Dispute Resolution Appointment (DRA) – also known as Dispute Resolution Hearing (DRH) – is usually the second hearing within private proceedings under the Children Act 1989.

The purpose of the DRA is to consider any additional evidence and/or reports obtained after the First Hearing Dispute Resolution Appointment (FHDRA).

Before the DRA

The Court can make various directions at the FHDRA hearing which have to be complied with before the DRA. Sometimes this may include one or both parties undergoing a drug and/or alcohol test, parties providing letters from their respective GPs commenting upon their metal health, obtaining probation records, or obtaining advanced police checks on one or more parties. The Court may also direct that the Children and Family Court Advisor and Support Service (CAFCASS) – or in certain cases Social Services – prepares an additional report in the case.

Sometimes certain directions, like a drug test or police checks, must be complied with before another direction can be completed – for example the final report.

Attending the DRA

In the normal circumstances, you will be asked to attend the Court at least an hour before the hearing is due to take place, to engage in further discussions with CAFCASS and to attempt to resolve all or some issues with the other party. However, most of the hearings are nowadays conducted via telephone or video call. Nevertheless, it is still good practice to be available at least an hour before the hearing in case any urgent instructions need to be obtained before the hearing commences.

To determine whether your hearing happens in person or is conducted remotely, please check the Court Order made at the FHDRA hearing. If in doubt, please contact the Court directly to confirm how the hearing is conducted, in person or remotely.

What happens at a DRA?

The Judge (or Magistrates) will hear the parties’ submissions in relation to the ongoing disputes and determine what further steps, if any, are required to progress or conclude the matter.

If an additional report should have been filed before the hearing (usually a Section 7 Report) and the parties are in agreement with the recommendations made by CAFCASS (or Social Services) within such a report, the DRA can be treated as a Final Hearing and the matter can conclude. A Final Court Order will be drafted and sent to the parties within the next few weeks.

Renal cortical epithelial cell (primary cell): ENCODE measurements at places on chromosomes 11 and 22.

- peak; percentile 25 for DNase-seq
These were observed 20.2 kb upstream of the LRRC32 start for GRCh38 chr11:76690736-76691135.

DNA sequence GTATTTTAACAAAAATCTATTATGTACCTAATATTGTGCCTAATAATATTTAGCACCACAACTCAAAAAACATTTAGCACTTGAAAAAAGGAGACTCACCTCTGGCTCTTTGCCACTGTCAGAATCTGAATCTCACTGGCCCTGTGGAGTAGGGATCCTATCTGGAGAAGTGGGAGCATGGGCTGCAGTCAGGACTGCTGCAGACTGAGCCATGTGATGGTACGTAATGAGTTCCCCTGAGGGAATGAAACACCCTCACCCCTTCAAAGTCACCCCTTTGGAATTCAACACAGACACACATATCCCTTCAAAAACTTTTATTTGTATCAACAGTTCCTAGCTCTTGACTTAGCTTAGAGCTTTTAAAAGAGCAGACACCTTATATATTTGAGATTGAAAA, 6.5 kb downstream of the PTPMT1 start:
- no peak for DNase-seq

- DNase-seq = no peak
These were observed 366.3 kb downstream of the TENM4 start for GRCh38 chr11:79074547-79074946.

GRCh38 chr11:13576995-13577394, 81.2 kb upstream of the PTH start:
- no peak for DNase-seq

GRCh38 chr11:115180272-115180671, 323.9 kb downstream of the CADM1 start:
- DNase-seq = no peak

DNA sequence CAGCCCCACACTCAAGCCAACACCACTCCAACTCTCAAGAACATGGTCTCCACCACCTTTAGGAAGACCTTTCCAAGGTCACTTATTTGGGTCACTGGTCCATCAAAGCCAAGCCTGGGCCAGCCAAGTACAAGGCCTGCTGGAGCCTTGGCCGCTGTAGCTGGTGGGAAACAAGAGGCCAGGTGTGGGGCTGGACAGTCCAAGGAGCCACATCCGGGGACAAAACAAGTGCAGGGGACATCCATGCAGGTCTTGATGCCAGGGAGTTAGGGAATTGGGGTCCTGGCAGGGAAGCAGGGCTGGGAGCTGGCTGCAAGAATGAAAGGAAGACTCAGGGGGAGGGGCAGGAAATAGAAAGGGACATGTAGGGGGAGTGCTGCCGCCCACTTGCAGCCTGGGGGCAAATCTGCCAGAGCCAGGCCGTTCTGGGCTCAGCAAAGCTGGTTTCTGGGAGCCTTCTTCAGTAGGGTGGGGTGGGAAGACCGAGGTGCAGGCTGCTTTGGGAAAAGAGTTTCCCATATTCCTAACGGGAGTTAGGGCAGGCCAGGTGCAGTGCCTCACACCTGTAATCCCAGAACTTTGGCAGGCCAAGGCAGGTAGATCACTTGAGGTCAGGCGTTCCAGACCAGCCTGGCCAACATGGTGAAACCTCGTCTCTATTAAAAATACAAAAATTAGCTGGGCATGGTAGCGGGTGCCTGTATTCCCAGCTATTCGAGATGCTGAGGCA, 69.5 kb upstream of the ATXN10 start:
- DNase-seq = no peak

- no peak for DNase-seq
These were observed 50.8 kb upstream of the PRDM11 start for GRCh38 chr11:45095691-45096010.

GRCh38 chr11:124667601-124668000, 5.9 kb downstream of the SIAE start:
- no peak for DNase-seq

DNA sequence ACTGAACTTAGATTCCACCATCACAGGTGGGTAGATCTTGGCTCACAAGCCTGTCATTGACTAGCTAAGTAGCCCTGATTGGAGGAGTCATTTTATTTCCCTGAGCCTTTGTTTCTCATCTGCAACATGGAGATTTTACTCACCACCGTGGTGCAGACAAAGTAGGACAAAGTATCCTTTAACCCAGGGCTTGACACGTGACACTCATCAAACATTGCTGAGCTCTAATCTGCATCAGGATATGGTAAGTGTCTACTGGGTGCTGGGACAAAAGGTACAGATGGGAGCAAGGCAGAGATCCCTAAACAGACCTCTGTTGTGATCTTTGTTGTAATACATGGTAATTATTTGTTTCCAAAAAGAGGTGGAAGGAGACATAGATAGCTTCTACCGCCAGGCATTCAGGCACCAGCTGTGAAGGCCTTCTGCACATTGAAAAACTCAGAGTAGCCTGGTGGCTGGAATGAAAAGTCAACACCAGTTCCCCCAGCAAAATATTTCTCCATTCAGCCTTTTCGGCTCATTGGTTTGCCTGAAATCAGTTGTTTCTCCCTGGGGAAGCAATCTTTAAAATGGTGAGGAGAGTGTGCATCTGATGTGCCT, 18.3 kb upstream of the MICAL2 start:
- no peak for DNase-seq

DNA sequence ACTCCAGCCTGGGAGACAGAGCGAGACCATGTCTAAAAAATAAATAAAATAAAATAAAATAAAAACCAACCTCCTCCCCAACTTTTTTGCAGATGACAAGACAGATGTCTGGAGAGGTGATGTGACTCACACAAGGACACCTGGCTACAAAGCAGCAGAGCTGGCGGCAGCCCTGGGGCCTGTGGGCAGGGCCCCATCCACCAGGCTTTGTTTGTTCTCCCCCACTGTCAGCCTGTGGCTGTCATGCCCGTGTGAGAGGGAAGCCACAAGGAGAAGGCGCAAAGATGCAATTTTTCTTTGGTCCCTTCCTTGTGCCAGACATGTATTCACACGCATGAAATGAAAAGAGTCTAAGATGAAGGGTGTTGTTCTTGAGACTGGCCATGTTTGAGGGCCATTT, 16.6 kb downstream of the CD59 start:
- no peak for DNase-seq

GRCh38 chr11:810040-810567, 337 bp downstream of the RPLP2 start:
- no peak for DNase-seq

If, however, there are still outstanding issues to resolve, for example certain directions have not been complied with for any reason or the report highlighted additional concerns, the Court will attempt to narrow the issues and provide additional directions. This often happens when the police checks, probation records, or medical records did not arrive in time to be considered within the report, for example. The matter is likely to be adjourned (postponed) to another date and CAFCASS (or Social Services) may be ordered to file an addendum (additional) report.

If the matter cannot be concluded because one or both parties are not in agreement with the recommendations within the report, the Court is likely to list the matter for a Final Contested Hearing.

The Court will direct the parties, and any potential witnesses, to file their written evidence (witness statements). The author of the report may also be asked to file a witness statement in readiness for the Final Contested Hearing.

If a Section 37 Report, rather than a Section 7 Report, was directed at the FHDRA hearing, the Court will carefully consider the outcome of such a report in the light of any concerns raised by the author of the report (usually a Social Worker). If the Local Authority (Social Worker) have serious concerns regarding the parents, and these are evidenced within the report, the Court can pause the proceedings at this stage and change the Private Law Proceedings (issues regarding contact or where the children live) into Public Law Proceedings (potential Care Proceedings) to protect the children.

If you wish to read this definition in Polish, please click here.

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